Having an even number of neutrons and/or an even number of protons tends to make a nucleus more stable against radioactive decay:
• Wikipedia, Even and odd nuclei.
I just learned there are only 5 stable nuclei with an odd number of neutrons and an odd number of protons:
• deuterium (hydrogen-2), with 1 proton and 1 neutron.
• lithium-6, with 3 protons and 3 neutrons.
• boron-10, with 5 protons and 5 neutrons.
• nitrogen-14, with 7 protons and 7 neutrons.
• tantalum-180, with 73 protons and 107 neutrons.
Deuterium is rare compared to hydrogen and helium-4. Lithium-6 is rare compared to lithium-7.
Tantalum-180 is rare compared to tantalum-181, though I was lying slightly when I said it was stable: theoretically it’s predicted to decay, though with such a long half-life—over 1016 years—that it’s never actually been seen to decay. It’s also weird because it’s the only nuclear isomer found naturally in nature: that is, a nucleus that’s in an excited state, not its ground state. To add to the weirdness, the ground state of tantalum-180 is less stable than the excited state: it decays into tungsten or hafnium with a half-life of 8 hours!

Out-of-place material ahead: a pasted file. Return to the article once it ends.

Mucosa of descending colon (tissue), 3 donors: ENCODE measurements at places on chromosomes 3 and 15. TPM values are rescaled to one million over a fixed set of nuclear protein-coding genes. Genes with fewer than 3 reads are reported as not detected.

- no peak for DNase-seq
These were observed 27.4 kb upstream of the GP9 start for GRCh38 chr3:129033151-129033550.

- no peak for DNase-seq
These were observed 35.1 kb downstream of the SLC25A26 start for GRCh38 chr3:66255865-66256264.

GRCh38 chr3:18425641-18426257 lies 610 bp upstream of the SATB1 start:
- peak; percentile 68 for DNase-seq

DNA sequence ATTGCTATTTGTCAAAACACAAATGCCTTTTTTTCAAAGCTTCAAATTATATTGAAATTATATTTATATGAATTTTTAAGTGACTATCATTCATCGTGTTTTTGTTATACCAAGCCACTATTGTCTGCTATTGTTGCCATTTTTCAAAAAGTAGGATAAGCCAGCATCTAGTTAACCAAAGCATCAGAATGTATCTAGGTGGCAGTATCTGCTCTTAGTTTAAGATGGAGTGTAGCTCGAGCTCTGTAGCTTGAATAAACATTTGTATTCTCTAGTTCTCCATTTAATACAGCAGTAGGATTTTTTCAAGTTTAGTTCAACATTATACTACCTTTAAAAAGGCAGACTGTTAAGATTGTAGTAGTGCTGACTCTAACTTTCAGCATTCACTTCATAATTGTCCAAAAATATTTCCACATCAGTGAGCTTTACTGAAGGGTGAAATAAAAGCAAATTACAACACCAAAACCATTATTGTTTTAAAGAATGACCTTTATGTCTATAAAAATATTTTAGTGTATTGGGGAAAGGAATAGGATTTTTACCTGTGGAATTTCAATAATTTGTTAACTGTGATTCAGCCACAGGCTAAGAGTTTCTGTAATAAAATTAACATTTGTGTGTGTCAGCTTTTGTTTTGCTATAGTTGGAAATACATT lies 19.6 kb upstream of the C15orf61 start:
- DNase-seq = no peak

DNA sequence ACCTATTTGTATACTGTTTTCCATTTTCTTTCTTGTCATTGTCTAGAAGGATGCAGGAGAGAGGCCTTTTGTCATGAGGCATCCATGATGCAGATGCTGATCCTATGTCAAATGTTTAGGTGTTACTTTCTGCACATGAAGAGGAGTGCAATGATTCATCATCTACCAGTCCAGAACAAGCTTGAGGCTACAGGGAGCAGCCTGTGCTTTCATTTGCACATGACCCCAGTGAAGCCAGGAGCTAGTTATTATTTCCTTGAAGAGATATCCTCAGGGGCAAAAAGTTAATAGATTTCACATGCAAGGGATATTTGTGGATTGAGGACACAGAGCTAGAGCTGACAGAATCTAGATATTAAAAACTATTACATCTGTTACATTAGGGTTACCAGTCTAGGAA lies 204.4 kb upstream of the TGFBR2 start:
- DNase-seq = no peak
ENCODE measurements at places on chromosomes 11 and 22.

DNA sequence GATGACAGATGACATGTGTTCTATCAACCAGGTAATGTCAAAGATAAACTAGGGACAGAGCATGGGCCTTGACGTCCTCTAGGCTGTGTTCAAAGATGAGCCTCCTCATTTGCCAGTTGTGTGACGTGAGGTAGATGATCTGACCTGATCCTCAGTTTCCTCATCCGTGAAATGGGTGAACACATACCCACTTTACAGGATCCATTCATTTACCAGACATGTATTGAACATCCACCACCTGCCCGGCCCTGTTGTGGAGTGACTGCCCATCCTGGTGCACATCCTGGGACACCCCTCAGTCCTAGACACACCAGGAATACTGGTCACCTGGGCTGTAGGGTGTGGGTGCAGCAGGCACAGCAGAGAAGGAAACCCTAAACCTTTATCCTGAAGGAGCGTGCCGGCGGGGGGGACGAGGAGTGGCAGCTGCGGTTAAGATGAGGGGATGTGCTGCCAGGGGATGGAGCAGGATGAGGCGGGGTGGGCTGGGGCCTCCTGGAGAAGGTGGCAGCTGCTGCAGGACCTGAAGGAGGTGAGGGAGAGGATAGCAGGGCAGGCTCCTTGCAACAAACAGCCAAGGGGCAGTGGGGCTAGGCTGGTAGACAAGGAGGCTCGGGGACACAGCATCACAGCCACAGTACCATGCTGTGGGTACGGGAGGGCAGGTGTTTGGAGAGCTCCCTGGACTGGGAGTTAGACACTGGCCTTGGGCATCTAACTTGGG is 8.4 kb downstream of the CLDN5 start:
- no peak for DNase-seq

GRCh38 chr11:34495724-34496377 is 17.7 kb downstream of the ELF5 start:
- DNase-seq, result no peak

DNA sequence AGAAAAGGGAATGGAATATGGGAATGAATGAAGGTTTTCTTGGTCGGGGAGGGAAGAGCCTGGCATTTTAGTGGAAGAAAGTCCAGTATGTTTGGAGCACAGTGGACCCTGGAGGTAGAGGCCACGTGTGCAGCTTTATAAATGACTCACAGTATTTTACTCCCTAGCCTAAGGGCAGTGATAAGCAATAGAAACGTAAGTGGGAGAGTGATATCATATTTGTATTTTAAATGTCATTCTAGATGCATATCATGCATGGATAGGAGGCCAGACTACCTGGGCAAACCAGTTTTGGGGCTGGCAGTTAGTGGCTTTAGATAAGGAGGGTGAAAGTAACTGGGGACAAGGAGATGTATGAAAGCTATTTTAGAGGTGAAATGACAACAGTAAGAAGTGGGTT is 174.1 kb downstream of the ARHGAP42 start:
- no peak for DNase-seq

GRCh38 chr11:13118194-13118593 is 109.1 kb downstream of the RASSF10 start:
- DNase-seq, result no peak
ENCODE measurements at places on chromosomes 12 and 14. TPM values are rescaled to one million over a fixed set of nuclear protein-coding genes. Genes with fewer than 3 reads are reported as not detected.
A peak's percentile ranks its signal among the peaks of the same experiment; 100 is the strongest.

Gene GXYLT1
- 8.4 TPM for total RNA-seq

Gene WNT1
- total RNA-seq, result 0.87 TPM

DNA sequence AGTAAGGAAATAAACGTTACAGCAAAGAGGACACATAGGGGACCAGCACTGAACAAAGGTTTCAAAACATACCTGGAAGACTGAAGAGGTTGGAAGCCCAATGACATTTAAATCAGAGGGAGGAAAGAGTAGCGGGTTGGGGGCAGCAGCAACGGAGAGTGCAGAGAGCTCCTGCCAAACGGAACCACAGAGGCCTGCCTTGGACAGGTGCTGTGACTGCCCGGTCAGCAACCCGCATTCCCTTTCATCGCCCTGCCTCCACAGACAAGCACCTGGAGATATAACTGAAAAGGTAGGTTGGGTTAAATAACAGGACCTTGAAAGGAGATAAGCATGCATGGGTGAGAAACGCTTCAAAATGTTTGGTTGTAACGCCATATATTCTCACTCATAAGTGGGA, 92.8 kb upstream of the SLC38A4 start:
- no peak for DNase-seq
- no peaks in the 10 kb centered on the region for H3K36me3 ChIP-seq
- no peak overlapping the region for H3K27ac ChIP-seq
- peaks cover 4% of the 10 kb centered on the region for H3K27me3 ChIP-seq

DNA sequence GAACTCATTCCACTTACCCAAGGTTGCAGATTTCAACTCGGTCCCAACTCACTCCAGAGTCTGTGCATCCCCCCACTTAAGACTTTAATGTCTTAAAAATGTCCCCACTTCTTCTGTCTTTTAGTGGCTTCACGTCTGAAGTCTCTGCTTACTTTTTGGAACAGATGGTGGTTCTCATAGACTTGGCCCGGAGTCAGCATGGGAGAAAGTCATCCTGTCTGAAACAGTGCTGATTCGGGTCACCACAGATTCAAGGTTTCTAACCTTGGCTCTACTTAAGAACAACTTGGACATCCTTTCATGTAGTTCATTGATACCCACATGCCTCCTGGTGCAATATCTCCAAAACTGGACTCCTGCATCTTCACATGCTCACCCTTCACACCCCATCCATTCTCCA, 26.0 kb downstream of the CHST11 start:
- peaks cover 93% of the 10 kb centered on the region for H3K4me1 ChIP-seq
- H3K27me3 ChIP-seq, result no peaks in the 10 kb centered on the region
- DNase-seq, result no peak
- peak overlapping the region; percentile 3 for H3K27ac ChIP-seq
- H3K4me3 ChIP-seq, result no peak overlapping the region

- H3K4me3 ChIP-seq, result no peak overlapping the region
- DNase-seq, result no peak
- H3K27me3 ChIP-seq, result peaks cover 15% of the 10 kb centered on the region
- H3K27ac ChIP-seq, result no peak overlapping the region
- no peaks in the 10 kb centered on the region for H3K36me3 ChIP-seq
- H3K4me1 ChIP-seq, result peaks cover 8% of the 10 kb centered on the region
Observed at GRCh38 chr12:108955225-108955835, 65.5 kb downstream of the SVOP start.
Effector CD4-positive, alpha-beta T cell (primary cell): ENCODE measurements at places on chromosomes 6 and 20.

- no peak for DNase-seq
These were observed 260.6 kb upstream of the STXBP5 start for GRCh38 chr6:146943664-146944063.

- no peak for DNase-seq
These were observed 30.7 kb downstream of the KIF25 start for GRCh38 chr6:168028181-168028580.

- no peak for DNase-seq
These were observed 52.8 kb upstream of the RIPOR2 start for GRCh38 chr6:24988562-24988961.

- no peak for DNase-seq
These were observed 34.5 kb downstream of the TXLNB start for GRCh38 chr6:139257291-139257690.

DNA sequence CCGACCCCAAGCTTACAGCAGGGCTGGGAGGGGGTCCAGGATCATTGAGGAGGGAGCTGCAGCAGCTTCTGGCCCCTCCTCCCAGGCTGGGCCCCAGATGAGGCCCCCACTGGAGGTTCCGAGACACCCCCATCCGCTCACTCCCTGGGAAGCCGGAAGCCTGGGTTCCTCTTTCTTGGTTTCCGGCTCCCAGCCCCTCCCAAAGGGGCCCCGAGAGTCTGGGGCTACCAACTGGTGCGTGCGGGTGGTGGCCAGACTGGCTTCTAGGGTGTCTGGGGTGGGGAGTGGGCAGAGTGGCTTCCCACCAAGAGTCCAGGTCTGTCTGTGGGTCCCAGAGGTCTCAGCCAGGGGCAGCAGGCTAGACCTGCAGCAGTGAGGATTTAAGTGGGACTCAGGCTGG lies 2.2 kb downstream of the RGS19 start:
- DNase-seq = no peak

Anyway: in these cases, one gets the feeling that odd-odd nuclei are hard for nature to produce. But 20% of boron is boron-10 (the rest being boron-11), and 99.6% of nitrogen is nitrogen-14 (the rest being nitrogen-15).
What’s up with nitrogen-14? Why is it the most abundant isotope of an element despite it being doubly odd? Or more precisely, why is it the only isotope with this property?